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Ashburton Guardian, Ashburton Guardian, Volume 1, Issue 118, 26 June 1880
Telegraph Station. —A telegraph station is now open at Kirwee and Springfield, in the County of Selwyn. Property Tax.— A public meeting is to be held in Christchurch next Thursday evening to discuss the Property Tax. New Carrier. —Mr. H. Hooper an] nounces having commenced business as general carrier, having taken over the ‘ ‘ tools ” of Mr. R. Cullen. Wakanui Library.— A public meeting is called for the evening of 9th July, to be held in the Wakanui school-room, for the purpose of electing a Library Committee to act during the ensuing year. The Civilised Maori. —The Maori intellect does not appear to take kindly to classic education. The Maori class at the Auckland Grammar School has been abandoned. The fees received were only L2lO, and the master’s salary was LSOO a year. The Dunedin Carnival. —The Carrrijpdheld in Dunedin in aid of the BenevrfcJfint Institute has netted and paid over L 2,000, and L2OO more are expected when the ends are all gathered up, and the fragments disposed of. Fires in Christchurch.— Two fires broke out in Christchurch last night—one in Tuam street, and the other in Chester street West. The fires occurred between 6.30 and 7.30, but they were speedily put out as the houses were only shanties. Enlargement of St. Mark’s Church, Rakaia.— The Church Property Trustees have granted a sum of LSO, and a loan of L2OO, for the enlargement of St. Mark’s Church, Rakaia, which will be carried out as soon as the necessary plans have been prepat ed. The Band Uniforms. —The tender of Messrs. Craighead and Co., tailors, has been accepted by the Committee of the Volunteer Company for making uniforms for the Volunteer Band. The price is L 3 9s. Gd. per suit. The shakos are to bo made by Messrs. C. P. Hulbert and Co., of Christchurch. The Log Pois.oning. —Several more dogs, of greater or less value, have met their fate in the baits that have been laid wholesale about the streels, but from the ease with which poison can be obtained on the out stations it is a matter of great difficulty to find out the guilty party. Amateurs Beware.—ln the Magistrate’s Court at Wellington on Thursday, judgment was given under the Copyright Act for L 8 and coats against the manager of the Alliance Amateur Dramatic Club of Dunedin for an unlicensed representation of certain plays. “ Wicked Marks.”— “ Wicked ” Marks, the fruit seller, whose trial for Sunday trading was to have come off in Christchurch yesterday, has to suffer such gnawings of remorse as he may be subject to for a few more days, as his trial has been postponed till the 30th. Pawned Blankets. —lt was reported that a pair of blankets, the charitable gift of the Christchurch Benevolent Association to a poor family had been pawned by the recipients. An officer of the Association went to see if the report were true, and denies it, as he found the blankets in use by the poor people. Such reports as these are cruel indeed. Retrenchment. — Only one train will in future run daily on the Waikato railway between Te Awamutu and Auckland. In another column Fred. Back, Esq., general manager on the Middle Island railways announces the withdrawal of the officers from Aylesbury station on the Malvern line, and Ashley station on the North line, and that these stations will in future be flag stations only. Tenders. —Tenders are wanted by the Longbeach Ruad Board for—Two culverts with concrete abutments ; an outfall drain from boundary road, and the deepening of aide ditches; side ditches on Ford’s road and on Iselworth road—a mile arid a half in all ; thirty-five chains of shingling on the Isleworth road ; and for cutting into Rangilata river. The Old Men’s Home,— The Master of the Old Men’s Home, begs to acknowledge with thanks the receipt of two sacks of vegetables from Mr. W. Gimblett, Christchurch. The Master of the Industrial School acknowledges the receipt of two sacks of carrots, two do cabbage, one do turnips from “ Wicked Marks ” ; one box of vegetables from W. Strays. C.Y.C. —Owing to the illness of the Drill-instructor for the district, Sergeant G. F. Scott, the Ashburton instructor, is now doing double duty, and has to pay occasional visits to Temuka to discharge instruction duties for the troop there. A good drill instructor is indispensable, and the Ashburton Contingent are exceedingly fortunate in having an officer of Sergeant Scott’s ability resident among them. Oddfellows. —The half-yearly meeting of the Loyal Ashburton Ledge, 1.0.0. F., M. U., was held in the Templar Hall last night, when a very large number of members attended, showing that interest in this very sucessful Lodge is increasing. After the usual Lodge routine the election of officers took place with the following result: —G.M., Bro. J. C. Dolman ; N.G., Bro. G. F. Scott ;. V. G., Bro. Joshua Tucker; E. S.. Bro. James Tait ; L. M., Past Grand Bro. Cullen; W., Bro. Thomas Gibson ; LG., Bro. Baylis ; R.S. to N. G., Bro. R. Anderson; L. S. to N. G., Bro. R. Macfarlane ; Permanent Secretary, Bro. Minni?. Auditors—Bros. Scott and C. Reid. The other vacant offices were suitably filled.* The sick visitors reported no sickness whatever in the Lodge, and the Ball Committee reported the progress made with arrangements for the forthcoming anniversary celebration. During the half-year twenty-five new members have been added to the roll, and a number of old members who had become bad on the books have paid up, so that the membership now shows the healthy number of G2 good members. A past officer’s Certificate of Merit was presented to . Bro. Dolman on vacating the chair of Noble Grand, usual votes of thanks were passed to the,, retiring officers, and the customary knowledgments were made by the newly-elected officers. Before the election three new members were initiated, and three others will be initiated at next meeting. It is a fact perhaps worthy of note that last night about L2O more money was taken than on any other night during the Lodge’s history. There are L 175 of Lodge funds out on mortgage, and about L7O in the hank. One very hot day a case was being’tried in a court of law in one of the Western States. The counsel for the plaintiff had been speaking at great length, and, after referring to numerous authorities, vp.3, about to produce another imposing* volume, when the judge inquired what was the amount in dispute. On being told that it was two dollars, “ Well,” said he, “ the weather is very hot, I am very old, and also feeble—l’ll pay the amount myself.” A Negro was put upon the stand as a witness, and the judge inquired if he understood the nature of an oath. “ For certing, boss,” said the citizen; “if I swears to a lie I must stick to him ! ”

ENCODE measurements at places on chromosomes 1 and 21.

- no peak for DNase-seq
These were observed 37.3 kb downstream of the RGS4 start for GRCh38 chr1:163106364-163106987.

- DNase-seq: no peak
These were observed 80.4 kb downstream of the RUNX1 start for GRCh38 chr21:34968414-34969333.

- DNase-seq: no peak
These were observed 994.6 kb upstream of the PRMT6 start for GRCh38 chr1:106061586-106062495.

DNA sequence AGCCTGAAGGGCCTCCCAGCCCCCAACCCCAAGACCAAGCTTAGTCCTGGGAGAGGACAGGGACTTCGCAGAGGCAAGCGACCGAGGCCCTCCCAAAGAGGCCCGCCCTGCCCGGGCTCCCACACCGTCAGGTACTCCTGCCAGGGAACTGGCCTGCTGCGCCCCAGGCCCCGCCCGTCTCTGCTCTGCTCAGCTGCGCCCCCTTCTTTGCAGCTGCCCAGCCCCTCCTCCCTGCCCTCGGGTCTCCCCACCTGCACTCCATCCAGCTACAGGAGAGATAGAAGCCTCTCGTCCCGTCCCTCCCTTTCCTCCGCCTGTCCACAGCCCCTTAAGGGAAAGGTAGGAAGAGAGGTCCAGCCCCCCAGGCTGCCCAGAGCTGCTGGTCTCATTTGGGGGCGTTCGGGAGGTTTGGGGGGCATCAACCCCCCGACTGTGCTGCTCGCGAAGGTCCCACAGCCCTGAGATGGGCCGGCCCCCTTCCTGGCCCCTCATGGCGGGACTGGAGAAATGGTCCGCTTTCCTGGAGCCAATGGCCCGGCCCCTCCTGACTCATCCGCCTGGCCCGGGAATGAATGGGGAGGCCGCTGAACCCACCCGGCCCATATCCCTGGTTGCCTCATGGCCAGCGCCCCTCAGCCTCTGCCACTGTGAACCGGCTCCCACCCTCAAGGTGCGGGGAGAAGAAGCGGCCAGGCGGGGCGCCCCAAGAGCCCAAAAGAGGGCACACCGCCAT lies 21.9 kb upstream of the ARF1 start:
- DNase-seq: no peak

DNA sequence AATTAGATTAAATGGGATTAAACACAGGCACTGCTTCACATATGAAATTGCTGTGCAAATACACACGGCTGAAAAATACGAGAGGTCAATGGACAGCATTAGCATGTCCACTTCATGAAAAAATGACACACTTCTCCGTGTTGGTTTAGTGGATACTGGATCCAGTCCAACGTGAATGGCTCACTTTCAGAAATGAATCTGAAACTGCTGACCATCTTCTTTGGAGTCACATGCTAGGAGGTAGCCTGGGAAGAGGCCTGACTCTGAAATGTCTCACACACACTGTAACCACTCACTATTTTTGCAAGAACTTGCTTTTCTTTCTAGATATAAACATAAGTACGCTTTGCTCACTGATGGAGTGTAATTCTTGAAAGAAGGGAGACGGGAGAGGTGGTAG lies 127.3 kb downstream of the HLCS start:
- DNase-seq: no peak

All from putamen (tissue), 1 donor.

Ashburton Guardian, Ashburton Guardian, Volume 1, Issue 118, 26 June 1880